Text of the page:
A clear winner has emerged from Santa Rosa's one-month trial of two rival manufacturers of high-tech parking meters.
There's just one problem — it's going to cost the city even more than expected to roll out the new technology downtown.
The pilot project in the 600 block of Fourth Street downtown clearly showed that IPS Group of San Diego was the favorite of the public and city staff alike, besting Duncan Solutions of Milwaukee, said Kim Nadeau, the city's parking coordinator.
Drivers preferred IPS's larger, easier to read screens while city staff reported they were easier to maintain and empty of coins. It was also easier to spot meter violations.
But while the units were well received by the public and staff, people spent 9 percent less using the meters over the 30-day trial period than they had the prior year.
"I was very surprised," Nadeau said. "I didn't think we'd see a 9 percent revenue decrease."
That means that in addition to spending $258,000 to expand the program to 219 meters over six downtown blocks, the new meters will probably mean about a $55,000 drop in annual meter revenue, Nadeau said.
"There is a cost associated with that convenience and this is the cost," Nadeau said.
The recommendation heads to the City Council on Tuesday.
It's possible drivers using the new single-space meters spent less than the kiosk-based system because people using the kiosks were willing to buy more time knowing they could take it with them, Nadeau said.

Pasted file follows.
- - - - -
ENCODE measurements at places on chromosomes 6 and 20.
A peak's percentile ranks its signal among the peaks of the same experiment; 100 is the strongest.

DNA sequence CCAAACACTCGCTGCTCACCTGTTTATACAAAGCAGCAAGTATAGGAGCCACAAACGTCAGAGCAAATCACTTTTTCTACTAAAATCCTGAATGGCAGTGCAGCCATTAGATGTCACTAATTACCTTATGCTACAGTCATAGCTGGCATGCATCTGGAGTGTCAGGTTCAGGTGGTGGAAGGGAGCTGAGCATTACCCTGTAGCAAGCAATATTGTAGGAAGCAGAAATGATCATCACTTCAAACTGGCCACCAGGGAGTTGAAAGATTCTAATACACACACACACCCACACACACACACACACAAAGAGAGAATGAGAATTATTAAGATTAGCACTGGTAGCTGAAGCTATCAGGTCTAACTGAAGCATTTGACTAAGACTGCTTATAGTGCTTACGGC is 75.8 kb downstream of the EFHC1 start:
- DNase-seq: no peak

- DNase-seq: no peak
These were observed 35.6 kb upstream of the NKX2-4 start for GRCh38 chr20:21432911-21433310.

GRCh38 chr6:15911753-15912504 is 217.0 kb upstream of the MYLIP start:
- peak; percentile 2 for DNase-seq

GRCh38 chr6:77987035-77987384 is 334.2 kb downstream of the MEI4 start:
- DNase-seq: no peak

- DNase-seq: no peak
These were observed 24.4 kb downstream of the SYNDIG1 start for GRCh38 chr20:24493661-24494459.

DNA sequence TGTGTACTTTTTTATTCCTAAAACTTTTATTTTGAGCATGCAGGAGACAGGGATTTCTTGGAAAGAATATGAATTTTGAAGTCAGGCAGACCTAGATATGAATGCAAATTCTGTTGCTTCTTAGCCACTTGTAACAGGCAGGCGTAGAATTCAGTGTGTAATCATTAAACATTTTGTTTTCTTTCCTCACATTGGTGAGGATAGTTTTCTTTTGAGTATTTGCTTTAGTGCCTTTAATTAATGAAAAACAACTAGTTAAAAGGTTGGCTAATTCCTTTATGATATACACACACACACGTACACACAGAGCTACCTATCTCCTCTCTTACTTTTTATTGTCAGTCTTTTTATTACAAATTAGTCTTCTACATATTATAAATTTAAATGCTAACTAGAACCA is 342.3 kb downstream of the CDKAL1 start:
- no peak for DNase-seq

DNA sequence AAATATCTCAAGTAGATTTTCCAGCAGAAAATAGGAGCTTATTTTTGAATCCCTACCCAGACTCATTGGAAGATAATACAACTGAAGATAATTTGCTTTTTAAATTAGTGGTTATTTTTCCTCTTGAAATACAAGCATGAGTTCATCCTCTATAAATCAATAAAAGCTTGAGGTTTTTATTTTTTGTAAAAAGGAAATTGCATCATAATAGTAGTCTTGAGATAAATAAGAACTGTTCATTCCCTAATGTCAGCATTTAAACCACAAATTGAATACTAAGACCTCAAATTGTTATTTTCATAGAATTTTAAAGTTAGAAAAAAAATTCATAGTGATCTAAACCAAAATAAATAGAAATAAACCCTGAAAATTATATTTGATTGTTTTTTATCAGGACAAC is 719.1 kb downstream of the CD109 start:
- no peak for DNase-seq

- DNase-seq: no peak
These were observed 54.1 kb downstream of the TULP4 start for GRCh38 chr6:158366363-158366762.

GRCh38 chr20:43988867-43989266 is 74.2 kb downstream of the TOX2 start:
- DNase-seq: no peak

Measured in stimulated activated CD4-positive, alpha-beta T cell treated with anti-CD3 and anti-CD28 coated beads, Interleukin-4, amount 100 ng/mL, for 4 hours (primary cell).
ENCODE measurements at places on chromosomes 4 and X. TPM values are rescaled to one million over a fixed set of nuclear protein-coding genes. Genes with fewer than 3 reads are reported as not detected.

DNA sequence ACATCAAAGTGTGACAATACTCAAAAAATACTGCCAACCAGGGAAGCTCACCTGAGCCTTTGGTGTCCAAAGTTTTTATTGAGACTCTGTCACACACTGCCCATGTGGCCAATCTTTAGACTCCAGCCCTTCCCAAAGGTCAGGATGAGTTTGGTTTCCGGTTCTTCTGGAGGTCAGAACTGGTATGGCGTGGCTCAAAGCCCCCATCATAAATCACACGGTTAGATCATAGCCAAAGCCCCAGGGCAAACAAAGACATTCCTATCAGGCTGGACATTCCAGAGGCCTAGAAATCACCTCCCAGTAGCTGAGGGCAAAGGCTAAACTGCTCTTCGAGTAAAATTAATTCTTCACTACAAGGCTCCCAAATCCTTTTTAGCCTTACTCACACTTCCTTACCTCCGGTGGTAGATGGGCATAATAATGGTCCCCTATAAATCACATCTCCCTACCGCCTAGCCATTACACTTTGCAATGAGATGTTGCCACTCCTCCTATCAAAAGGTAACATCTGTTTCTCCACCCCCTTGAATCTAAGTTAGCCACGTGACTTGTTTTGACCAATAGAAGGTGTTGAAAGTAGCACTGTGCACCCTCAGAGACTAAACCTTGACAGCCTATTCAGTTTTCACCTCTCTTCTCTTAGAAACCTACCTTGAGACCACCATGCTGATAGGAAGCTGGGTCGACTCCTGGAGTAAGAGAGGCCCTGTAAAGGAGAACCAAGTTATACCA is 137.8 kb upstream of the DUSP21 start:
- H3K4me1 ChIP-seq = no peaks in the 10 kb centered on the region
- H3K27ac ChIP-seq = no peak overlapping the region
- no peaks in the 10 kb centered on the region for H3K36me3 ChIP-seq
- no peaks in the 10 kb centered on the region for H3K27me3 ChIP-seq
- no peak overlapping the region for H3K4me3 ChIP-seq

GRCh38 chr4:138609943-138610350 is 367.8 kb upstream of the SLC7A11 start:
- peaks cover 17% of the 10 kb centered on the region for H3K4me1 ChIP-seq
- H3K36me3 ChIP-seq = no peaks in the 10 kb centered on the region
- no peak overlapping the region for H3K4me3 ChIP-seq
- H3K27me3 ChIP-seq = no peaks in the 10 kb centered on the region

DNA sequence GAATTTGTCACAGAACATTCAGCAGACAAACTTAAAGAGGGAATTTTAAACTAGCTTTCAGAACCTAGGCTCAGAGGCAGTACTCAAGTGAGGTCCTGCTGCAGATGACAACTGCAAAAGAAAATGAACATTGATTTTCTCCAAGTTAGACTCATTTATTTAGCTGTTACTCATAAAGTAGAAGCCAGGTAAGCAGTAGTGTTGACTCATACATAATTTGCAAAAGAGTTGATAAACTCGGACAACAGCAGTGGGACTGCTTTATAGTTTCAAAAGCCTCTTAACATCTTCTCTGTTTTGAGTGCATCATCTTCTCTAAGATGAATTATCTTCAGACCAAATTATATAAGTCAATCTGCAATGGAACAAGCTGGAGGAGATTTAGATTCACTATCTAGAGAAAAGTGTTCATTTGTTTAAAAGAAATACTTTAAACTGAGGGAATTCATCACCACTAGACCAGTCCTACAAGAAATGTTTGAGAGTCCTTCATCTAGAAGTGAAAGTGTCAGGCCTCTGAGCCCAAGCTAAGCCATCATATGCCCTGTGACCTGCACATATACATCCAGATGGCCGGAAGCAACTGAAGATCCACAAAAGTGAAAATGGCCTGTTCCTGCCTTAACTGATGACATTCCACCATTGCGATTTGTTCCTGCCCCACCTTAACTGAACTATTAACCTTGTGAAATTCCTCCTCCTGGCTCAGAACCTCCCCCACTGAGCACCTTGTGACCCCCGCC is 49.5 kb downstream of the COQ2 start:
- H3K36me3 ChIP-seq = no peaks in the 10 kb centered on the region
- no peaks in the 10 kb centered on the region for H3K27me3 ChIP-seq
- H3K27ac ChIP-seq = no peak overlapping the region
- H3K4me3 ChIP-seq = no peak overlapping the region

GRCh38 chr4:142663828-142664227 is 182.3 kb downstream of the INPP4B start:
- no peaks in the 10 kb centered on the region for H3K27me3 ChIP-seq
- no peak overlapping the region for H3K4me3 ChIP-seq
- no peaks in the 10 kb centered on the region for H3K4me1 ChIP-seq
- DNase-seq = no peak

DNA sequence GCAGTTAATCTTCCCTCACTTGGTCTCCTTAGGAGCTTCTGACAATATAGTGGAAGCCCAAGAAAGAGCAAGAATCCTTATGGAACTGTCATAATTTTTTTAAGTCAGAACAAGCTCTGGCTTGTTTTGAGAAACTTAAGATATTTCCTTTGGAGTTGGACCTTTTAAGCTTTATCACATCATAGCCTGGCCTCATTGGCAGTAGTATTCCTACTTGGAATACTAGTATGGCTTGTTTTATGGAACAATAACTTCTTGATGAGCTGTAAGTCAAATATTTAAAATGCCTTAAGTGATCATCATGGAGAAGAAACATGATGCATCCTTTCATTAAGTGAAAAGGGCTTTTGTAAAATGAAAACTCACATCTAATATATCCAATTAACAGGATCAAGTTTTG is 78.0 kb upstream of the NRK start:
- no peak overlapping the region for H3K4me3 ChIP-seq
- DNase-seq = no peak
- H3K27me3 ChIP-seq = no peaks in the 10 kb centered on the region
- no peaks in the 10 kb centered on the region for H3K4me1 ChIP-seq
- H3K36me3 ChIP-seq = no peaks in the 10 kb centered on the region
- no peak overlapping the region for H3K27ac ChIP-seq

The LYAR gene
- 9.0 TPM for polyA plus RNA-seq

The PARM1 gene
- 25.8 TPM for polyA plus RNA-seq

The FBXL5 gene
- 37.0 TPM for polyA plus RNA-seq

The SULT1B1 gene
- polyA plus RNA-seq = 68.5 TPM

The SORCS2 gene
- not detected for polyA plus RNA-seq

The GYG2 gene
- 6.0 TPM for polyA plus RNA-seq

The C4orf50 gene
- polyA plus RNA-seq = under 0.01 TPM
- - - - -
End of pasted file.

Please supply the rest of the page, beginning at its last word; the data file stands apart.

The walk-up kiosks, which many people considered inconvenient because it required them to walk back to their vehicles to put a slip of paper on their dashboards, allowed people to use the time they purchased anywhere in the downtown parking district.
The single space meters, however, leave any remaining balance on them. This benefits drivers lucky enough to find money already on the meter but results in a revenue loss to the city. Sensor technology that zeroes out the meters when a car leaves turned out to be too expensive to be cost effective and had reliability issues during the test, Nadeau said.
Another reason for the revenue drop may be because there was a 20 percent drop in credit card revenue compared to the kiosks, and credit card transactions on average are higher, Nadeau said.
Bernie Schwartz, owner of California Luggage on Fourth Street, orchestrated the petition drive by downtown merchants that prompted the city to undertake the pilot.
"As a merchant, I'm grateful to the city for moving forward on this," Schwartz said.
He said it was premature for the city to assume a revenue drop from the new meters, calling the test period too short for such an extrapolation.
They've definitely delivered on their promise of being more user friendly, he said. Since the meters have been installed Schwartz said the steady stream of complaints he received from his customers about the kiosks has abated.
"It's hard to put a price on customer satisfaction," he said.
(You can reach Staff Writer Kevin McCallum at 521-5207 or firstname.lastname@example.org. On Twitter @citybeater.)